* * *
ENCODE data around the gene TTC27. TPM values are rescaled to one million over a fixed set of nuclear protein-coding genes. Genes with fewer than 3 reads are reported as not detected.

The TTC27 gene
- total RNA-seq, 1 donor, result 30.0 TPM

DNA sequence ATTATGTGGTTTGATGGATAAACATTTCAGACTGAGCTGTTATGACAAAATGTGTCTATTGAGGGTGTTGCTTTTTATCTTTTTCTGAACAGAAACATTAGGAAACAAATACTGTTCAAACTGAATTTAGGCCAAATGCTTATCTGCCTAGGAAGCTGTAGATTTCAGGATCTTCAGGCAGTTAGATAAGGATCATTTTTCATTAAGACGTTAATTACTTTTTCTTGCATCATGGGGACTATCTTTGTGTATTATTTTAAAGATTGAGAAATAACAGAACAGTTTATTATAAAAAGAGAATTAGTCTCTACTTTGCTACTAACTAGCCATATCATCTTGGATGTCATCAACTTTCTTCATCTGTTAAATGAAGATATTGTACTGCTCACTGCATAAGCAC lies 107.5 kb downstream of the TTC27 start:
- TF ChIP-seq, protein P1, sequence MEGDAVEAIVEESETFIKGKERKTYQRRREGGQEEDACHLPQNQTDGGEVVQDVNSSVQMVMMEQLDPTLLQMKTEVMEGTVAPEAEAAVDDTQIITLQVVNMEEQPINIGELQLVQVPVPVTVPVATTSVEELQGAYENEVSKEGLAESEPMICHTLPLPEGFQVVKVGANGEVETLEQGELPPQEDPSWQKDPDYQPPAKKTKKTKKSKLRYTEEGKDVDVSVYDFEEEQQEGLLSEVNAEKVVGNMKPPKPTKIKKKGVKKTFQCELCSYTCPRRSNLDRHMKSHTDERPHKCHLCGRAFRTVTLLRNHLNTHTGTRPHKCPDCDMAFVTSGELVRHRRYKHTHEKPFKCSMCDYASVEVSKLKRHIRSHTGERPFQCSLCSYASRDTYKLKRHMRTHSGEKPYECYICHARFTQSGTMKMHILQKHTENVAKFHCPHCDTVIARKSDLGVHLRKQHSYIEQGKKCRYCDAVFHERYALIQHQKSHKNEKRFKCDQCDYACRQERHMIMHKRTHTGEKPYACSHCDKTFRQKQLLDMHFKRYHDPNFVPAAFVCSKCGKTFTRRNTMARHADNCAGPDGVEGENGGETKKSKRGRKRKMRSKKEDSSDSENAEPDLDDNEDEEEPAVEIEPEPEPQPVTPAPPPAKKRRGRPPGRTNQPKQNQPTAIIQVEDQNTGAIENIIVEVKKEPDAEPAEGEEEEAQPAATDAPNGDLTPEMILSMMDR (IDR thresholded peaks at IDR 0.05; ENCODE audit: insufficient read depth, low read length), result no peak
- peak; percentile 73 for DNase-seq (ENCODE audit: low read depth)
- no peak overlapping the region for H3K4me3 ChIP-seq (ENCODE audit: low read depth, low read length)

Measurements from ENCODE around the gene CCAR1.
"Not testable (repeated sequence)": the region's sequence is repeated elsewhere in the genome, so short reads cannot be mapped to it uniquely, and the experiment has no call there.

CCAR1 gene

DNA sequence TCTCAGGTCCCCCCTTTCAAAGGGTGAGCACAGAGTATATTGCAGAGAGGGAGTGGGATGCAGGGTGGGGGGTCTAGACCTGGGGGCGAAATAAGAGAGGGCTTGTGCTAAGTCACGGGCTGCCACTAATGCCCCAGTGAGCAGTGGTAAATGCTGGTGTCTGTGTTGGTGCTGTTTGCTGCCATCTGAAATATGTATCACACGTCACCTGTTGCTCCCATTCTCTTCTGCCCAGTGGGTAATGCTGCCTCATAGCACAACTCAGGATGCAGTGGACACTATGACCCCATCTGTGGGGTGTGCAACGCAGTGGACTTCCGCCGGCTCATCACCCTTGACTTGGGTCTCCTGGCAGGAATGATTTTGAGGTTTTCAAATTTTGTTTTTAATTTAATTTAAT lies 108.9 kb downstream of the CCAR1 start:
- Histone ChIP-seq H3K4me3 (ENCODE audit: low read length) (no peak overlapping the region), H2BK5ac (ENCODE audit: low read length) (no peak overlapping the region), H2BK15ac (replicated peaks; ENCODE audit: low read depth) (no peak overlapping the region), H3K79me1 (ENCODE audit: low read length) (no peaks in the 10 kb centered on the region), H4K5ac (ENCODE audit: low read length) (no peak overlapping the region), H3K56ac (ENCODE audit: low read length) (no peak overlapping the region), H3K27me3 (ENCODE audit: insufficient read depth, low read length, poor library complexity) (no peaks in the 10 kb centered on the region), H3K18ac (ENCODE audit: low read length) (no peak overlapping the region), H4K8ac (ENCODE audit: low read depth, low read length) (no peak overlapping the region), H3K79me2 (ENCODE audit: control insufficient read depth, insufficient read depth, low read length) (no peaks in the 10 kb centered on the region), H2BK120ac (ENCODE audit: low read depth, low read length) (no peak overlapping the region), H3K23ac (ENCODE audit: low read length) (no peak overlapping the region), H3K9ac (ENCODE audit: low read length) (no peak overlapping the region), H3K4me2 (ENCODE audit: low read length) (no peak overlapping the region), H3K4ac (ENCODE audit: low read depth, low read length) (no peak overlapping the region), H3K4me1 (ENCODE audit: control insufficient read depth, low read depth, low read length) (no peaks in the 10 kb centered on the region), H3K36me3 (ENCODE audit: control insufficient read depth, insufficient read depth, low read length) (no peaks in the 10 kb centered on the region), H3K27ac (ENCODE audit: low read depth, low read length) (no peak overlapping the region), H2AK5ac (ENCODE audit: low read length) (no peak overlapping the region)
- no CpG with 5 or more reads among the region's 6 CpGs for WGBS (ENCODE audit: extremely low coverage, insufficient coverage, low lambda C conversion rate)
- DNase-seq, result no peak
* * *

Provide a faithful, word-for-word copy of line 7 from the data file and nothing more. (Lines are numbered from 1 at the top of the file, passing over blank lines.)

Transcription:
- no peak overlapping the region for H3K4me3 ChIP-seq (ENCODE audit: low read depth, low read length)